Electrocatalyst Synthesis

Above- Additive and subtractive surface techniques were used to fine-tune structure and performance in this next generation catalytic nanostructure


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Electrolyst Synthesis

The synthesis of catalysts using carbon nanotubes and nanofibers as supports is gaining considerable attention due to many of their valuable properties, such as: 


  • Structural properties (SP2 vs. SP3) bonds
  • Electrical and thermal conductivity
  • High surface areas
  • Chemical Inertness
  • High L/D ratio
  • Mechanical strength


Recently, we developed a synthesis approach of decorating carbon nanotubes and nanofibers using supercritical fluids with metal catalysts, such as platinum, nickel, and other transition metals. This approach circumvents the need for harsh chemical pretreatments typically used for decorating these 1-D carbon supports. These transition metal supported catalysts can be used for many applications such as: PEM fuel cells, direct alcohol fuel cells (DAFCs), and clean water applications.


The Pt/C materials synthesized in this one batch process were evaluated in a PEM fuel cell and showed promising results. In particular, these materials demonstrated higher Pt utilizations when formed in the presence of surfactants such as sodium dodecyl sulfate (SDS).


In addition to nanoparticle supported catalysts the TMD Lab is also pursuing the use of bulk metallic glasses as electrocatalysts.  Bulk metallic glasses are multicomponent alloys that can be easily vitrified and formed into relatively large amorphous sections.  Specifically, a platinum based alloy, Pt57.5Cu14.7Ni5.3P22.5 (Pt-BMG), which can be formed into nanowires using a top down process. These Pt-BMG nanowires have high conductivity, surface area and lower cost compared to pure Pt.  The Pt-BMG nanowires were also found to have high electrocatalytic activities, low CO poisoning and high durability compared to standard Pt/C catalysts.  Along with the catalytic properties of the BMG catalysts we have are also studying the effects of dealloying and other physical properties of the BMG materials.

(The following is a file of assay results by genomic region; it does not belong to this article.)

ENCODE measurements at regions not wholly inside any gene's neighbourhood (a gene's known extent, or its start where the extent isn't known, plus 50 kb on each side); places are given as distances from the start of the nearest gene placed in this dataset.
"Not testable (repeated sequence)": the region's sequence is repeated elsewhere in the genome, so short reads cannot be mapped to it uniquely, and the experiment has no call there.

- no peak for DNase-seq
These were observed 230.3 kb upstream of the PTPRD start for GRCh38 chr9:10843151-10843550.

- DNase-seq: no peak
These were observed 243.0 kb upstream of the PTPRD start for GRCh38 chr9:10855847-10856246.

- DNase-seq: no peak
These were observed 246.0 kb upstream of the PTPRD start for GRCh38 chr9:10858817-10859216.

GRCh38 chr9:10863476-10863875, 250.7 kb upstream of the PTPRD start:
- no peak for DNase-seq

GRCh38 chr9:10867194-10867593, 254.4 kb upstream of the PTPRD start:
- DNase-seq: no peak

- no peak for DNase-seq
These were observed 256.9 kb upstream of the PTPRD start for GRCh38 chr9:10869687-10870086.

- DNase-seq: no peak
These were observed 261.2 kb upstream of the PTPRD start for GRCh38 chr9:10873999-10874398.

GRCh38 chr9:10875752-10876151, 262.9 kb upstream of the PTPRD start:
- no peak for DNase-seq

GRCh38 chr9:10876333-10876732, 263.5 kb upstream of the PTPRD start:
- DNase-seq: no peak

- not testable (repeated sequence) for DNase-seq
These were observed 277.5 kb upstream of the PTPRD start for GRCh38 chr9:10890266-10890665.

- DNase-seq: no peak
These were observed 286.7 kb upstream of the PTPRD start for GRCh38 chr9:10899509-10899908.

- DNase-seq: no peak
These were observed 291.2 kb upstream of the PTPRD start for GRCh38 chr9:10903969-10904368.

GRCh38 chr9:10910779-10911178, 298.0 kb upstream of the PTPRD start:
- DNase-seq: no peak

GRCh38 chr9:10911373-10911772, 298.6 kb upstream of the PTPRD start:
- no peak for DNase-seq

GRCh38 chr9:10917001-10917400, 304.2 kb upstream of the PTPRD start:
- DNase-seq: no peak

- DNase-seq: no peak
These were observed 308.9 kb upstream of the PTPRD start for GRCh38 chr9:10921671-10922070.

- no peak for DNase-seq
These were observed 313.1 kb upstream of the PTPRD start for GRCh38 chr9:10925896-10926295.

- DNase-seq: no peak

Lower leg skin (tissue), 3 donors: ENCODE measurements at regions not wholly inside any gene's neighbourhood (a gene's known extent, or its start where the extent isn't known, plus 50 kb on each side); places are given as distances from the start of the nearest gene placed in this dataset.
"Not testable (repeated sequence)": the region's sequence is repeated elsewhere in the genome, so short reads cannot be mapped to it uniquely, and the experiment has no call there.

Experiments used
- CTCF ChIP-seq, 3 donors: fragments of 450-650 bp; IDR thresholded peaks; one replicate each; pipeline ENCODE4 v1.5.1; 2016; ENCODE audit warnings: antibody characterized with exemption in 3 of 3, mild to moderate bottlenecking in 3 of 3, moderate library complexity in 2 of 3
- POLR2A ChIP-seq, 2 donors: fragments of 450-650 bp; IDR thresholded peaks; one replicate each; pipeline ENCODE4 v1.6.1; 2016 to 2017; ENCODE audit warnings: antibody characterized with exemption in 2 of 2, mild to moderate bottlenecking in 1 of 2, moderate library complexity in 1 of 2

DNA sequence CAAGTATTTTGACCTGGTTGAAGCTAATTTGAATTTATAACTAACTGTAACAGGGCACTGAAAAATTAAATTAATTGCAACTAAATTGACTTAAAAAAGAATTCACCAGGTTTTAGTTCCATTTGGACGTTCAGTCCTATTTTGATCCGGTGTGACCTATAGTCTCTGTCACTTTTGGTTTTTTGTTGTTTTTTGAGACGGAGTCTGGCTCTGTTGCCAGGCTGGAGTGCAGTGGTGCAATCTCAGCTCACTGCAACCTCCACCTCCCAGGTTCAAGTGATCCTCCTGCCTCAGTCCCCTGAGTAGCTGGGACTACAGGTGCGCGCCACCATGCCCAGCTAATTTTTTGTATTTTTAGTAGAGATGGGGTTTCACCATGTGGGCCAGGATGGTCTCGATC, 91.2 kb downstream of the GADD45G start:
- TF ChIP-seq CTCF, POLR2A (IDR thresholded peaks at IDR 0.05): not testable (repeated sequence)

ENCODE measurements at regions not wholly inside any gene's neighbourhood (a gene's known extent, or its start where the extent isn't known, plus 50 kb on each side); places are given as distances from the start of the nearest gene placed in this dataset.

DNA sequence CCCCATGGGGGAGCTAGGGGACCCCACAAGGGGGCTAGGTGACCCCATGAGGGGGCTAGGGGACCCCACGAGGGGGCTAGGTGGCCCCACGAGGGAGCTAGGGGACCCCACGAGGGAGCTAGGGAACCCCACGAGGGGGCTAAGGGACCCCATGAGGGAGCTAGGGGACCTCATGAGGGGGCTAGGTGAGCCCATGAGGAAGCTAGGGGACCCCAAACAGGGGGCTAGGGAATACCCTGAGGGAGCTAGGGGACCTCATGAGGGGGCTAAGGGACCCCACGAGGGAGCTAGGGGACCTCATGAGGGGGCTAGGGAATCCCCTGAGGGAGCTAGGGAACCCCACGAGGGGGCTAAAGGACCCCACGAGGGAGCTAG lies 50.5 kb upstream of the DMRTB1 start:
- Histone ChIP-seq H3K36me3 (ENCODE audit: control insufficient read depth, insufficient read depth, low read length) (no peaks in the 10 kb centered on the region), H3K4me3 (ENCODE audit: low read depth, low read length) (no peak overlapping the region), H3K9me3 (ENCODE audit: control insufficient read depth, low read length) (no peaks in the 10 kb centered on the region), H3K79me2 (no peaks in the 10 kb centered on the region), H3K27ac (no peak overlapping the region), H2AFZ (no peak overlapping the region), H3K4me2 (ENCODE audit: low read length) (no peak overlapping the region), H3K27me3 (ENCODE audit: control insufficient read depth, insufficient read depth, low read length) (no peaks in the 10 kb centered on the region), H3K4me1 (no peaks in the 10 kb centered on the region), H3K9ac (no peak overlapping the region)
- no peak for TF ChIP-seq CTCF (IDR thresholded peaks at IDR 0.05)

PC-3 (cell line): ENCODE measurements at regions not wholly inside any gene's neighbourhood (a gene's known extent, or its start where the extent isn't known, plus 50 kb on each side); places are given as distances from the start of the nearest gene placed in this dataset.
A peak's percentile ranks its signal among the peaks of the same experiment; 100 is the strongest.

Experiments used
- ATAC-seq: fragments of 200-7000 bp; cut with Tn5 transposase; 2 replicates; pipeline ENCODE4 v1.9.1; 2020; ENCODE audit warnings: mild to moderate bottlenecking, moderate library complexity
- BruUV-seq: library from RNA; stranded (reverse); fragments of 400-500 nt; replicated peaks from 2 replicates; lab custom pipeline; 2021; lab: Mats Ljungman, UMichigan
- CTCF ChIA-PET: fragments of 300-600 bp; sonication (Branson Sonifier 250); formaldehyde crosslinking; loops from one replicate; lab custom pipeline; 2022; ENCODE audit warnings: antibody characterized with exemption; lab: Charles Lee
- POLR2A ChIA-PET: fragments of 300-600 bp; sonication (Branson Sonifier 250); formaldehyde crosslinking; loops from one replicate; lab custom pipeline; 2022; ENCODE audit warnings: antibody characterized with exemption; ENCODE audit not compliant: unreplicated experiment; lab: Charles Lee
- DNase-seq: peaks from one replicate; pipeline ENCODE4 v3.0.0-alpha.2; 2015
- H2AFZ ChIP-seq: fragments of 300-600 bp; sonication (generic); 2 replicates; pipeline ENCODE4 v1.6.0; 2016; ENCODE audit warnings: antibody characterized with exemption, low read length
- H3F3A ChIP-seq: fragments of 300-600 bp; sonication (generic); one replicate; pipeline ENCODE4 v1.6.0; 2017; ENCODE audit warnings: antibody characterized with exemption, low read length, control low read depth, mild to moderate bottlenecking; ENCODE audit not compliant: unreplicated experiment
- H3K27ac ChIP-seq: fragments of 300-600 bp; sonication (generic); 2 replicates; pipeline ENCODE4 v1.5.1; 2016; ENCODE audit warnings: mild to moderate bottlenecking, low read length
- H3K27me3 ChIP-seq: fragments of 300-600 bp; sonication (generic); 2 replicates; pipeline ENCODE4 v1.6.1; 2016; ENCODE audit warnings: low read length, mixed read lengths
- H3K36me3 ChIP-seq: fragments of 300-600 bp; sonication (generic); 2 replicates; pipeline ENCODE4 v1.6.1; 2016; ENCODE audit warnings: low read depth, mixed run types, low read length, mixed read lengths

Related Publications:


Silver palladium core–shell electrocatalyst supported on MWNTs for ORR in alkaline media. Ryan C. Sekol , Xiaokai Li , Peter Cohen , Gustavo Doubek , Marcelo Carmo, , André D. Taylor, 2013, Applied Catalysis B: Environmental, 138, 285-293.


Pd–Ni–Cu–P metallic glass nanowires for methanol and ethanol oxidation in alkaline media. Ryan C. Sekol, Marcelo Carmo, Golden Kumar, Forrest Gittleson, Gustavo Doubek, Kai Sun, Jan Schroers,  André D. Taylor, 2013, International Journal of Hydrogen Energy (in press)


Palladium Nanostructures from Multi-component Metallic Glass. Mukherjee, S.; Carmo, M.; Kumar, G.; Sekol, R.C.; Taylor, A.D.; Schroers, J. 2012, Electrochimica Acta, Vol. 74, 145-150.


Bulk Metallic Glass Nanowire Architecture for Electrochemical Applications Marcelo Carmo, Ryan C. Sekol, Shiyan Ding, Golden Kumar, Jan Schroers, and André D. Taylor 2011, ACS Nano, Vol. 5, No. 4, 2979-2983.


Hydrogen Production and Performance of Nickel Based Catalysts Synthesized using Supercritical Fluids for the Gasification of Biomass, André D. Taylor, Gregory J. DiLeo and Kai Sun, 2009, Applied Catalysis B: Enviromental, 93, 126-133.


Fuel Cell Performance and Characterization of 1-D Carbon Supported Pt Nanocomposites Synthesized in Supercritical Fluids, André D. Taylor, Sekol, R., Kizuka, J., Comisar, C., 2008, Journal of Catalysis, 259, 5-16. 


Contact Us

Principal Investigator:

Prof. André D. Taylor


Mailing Address:

735H, Rogers Hall, 6 Metrotech, 

Brooklyn, NY 11201

Location:

6 Metrotech, Brooklyn, NY 11201


Campus Address:

735, Rogers Hall, 6 Metrotech, 

Brooklyn, NY 11201

Telephone:

(203) 432-2217


Fax:

(203) 432-4387